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I have an application that reads the structure of an existing PostgreSQL 9.1 database, compares it against a "should be" state and updates the database accordingly. That works fine, most of the time. However, I had several instances now when reading the current database structure deadlocked. The query responsible reads the existing foreign keys:

SELECT tc.table_schema, tc.table_name, tc.constraint_name, kcu.column_name,
       ccu.table_schema, ccu.table_name, ccu.column_name
FROM information_schema.table_constraints AS tc
JOIN information_schema.key_column_usage AS kcu
     ON tc.constraint_name = kcu.constraint_name
JOIN information_schema.constraint_column_usage AS ccu
     ON ccu.constraint_name = tc.constraint_name
WHERE constraint_type = 'FOREIGN KEY'

Viewing the server status in pgAdmin shows this to be the only active query/transaction that's running on the server. Still, the query doesn't return.

The error is reproducible in a way: When I find a database that produces the error, it will produce the error every time. But not all databases produce the error. This is one mysterious bug, and I'm running out of options and ideas on what else to try or how to work around this. So any input or ideas are highly appreciated!

PS: A colleague of mine just reported he produced the same error using PostgreSQL 8.4.

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It takes aobut 8 seconds on a test database on my machine, about 700 tables. Try EXPLAIN to see how the query is executed and see where all costs are. –  Frank Heikens Oct 24 '11 at 17:49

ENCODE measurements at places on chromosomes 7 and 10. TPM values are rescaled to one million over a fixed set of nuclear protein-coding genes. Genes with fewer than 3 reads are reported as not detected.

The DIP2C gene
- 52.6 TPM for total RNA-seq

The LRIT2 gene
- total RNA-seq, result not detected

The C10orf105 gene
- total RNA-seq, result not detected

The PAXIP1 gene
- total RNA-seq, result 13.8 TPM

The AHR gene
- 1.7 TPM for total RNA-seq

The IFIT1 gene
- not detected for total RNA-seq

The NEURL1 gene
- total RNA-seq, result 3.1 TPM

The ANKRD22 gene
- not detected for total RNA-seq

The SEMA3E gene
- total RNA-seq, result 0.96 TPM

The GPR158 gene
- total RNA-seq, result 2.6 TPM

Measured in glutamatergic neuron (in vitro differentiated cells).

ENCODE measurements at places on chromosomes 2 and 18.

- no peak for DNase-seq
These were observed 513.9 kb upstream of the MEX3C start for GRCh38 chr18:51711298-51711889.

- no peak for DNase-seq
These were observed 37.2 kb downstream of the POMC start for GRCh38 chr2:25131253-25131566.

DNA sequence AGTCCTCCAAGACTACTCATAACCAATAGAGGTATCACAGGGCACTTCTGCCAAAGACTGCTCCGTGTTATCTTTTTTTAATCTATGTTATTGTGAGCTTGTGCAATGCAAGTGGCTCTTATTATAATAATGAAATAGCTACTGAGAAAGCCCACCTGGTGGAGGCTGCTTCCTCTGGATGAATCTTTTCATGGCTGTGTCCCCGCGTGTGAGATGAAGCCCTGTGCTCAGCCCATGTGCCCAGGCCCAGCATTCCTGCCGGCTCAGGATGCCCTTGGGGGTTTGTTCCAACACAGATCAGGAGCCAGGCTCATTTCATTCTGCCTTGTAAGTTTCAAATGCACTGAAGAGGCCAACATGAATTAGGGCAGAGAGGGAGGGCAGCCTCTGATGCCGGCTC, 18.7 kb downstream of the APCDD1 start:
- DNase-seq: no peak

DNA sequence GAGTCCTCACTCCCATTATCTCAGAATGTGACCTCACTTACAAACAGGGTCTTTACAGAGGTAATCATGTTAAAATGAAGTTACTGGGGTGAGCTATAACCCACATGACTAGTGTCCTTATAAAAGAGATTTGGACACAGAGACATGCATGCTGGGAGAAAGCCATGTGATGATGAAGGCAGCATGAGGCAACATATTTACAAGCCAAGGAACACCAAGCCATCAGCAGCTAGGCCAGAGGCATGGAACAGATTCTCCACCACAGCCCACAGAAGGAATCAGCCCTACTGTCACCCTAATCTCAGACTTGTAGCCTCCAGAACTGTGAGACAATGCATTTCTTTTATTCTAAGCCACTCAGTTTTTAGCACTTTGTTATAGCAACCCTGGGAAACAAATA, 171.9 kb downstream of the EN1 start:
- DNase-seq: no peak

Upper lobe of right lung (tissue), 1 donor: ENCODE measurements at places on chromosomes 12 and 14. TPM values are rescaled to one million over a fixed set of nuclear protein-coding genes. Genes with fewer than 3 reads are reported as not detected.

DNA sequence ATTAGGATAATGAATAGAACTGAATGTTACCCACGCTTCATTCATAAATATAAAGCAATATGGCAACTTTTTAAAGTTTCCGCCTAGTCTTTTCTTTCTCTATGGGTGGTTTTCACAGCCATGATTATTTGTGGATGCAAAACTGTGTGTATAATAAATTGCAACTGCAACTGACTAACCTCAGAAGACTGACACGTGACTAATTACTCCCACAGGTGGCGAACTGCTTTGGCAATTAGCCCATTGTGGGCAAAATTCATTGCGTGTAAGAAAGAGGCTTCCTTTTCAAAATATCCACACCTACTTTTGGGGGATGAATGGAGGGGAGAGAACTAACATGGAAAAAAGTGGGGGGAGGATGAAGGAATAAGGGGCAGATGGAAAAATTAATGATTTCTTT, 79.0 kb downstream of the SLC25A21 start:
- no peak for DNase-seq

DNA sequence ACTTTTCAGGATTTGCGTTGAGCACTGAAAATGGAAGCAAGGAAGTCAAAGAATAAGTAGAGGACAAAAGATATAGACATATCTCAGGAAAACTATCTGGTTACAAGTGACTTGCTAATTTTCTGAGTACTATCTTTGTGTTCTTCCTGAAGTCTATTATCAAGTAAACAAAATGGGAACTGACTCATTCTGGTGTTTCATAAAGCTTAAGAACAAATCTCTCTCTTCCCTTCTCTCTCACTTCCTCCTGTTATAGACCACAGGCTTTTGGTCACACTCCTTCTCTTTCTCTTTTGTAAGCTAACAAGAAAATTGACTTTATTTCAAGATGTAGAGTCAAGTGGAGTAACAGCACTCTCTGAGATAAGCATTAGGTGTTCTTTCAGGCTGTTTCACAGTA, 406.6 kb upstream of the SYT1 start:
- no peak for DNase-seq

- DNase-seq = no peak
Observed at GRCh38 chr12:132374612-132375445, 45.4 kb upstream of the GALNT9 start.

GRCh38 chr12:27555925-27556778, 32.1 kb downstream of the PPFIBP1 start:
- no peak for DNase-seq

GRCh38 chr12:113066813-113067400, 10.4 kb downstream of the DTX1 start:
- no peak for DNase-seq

@Frank, thanks! Wasn't thinking of EXPLAIN and will try that next time the error appears. But for the moment, this isn't about runtime but apparently a deadlock. The query takes 1.5secs on my DBs... IF it returns. –  Robin Oct 24 '11 at 18:12

1 Answer 1

up vote 1 down vote accepted

I tested and found your query very slow, too. The root of this problem is that "tables" in information_schema are in fact complicated views to provide catalogs according to the SQL standard. In this particular case, matters are further complicated as foreign keys can be built on multiple columns. Your query yields duplicate rows for those cases which, I suspect, may be an undesired side effect.

This is also the reason for the subquery-construct with unnest and ARRAY in my query below.

Please consider this alternative query. It yields the same information, just without duplicate rows and 100x faster. Also, I would venture to guarantee, without deadlocks.

Of course, this query only works for PostgreSQL and is not portable to other RDBMSes.

SELECT c.conrelid::regclass AS table_name
      ,c.conname AS fk_name
      ,ARRAY(SELECT a.attname
             FROM   unnest(c.conkey) x
             JOIN   pg_attribute a
             ON     a.attrelid = c.conrelid AND a.attnum = x) AS fk_columns
      ,c.confrelid::regclass AS ref_table
      ,ARRAY(SELECT a.attname
             FROM   unnest(c.confkey) x
             JOIN   pg_attribute a
             ON     a.attrelid = c.confrelid AND a.attnum = x) AS ref_columns
FROM   pg_catalog.pg_constraint c
WHERE  c.contype = 'f';
-- ORDER  BY c.conrelid::regclass::text,2

I use the special casting operation table_oid::regclass. which yields table names as seen with your currently active search_path. That may or may not be what you want. For this query to include the absolute path (schema) for every table name you can set the search_path like this:

SET search_path = pg_catalog;

You probably know the rest, but I include it for the general public.
If you continue in this session and want your default search_path back, then:

RESET search_path;

In case you should use a custom search_path, you would have to set it again.

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thanks! That was much more than I expected! The query really is much faster. And so far, I've not been able to reproduce my deadlock with it. Thanks again! –  Robin Oct 25 '11 at 13:59

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